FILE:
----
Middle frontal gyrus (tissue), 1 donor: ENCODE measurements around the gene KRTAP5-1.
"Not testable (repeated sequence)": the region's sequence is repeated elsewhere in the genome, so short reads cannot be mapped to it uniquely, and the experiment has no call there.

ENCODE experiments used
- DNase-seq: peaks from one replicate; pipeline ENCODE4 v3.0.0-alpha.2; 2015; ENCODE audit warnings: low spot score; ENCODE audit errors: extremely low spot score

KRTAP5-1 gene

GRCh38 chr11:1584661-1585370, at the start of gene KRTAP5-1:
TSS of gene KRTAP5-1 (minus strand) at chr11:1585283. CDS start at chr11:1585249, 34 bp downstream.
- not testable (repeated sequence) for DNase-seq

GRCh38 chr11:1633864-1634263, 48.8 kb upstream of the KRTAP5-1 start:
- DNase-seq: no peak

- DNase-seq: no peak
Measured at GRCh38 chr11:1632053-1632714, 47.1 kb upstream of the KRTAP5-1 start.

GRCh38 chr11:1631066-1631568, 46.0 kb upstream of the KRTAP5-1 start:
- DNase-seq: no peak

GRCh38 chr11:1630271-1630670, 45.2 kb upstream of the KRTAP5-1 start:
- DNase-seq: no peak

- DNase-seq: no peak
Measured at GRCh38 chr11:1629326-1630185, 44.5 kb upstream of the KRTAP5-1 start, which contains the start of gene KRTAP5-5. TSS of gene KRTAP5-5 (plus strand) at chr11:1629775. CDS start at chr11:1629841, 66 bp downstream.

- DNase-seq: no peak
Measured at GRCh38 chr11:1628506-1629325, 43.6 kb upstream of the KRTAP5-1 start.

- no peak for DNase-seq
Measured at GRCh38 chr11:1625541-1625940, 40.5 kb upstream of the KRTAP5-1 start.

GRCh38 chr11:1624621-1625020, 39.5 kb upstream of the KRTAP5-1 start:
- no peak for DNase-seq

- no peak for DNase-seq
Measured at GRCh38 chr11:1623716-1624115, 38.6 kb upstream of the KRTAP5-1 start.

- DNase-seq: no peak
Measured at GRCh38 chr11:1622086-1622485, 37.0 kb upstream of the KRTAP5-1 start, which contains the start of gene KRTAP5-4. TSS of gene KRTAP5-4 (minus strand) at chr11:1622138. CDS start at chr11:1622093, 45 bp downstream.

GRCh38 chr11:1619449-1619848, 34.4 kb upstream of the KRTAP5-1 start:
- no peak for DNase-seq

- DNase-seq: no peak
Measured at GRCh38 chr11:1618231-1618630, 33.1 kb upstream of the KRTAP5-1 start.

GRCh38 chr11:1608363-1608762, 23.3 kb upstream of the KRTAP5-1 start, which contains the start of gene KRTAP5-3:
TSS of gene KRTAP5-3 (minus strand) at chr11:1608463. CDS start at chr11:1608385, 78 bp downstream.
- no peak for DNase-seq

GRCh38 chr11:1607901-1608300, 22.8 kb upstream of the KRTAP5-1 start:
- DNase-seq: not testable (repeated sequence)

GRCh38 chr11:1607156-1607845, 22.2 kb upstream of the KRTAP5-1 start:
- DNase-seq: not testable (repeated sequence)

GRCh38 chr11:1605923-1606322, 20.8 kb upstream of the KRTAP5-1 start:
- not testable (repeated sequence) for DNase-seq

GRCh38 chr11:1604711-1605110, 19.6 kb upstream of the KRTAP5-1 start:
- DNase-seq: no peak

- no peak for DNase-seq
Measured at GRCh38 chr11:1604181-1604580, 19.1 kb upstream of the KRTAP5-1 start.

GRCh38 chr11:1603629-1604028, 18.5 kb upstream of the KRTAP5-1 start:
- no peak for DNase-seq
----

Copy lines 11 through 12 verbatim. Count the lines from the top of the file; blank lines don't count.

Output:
- DNase-seq: no peak
Measured at GRCh38 chr11:1632053-1632714, 47.1 kb upstream of the KRTAP5-1 start.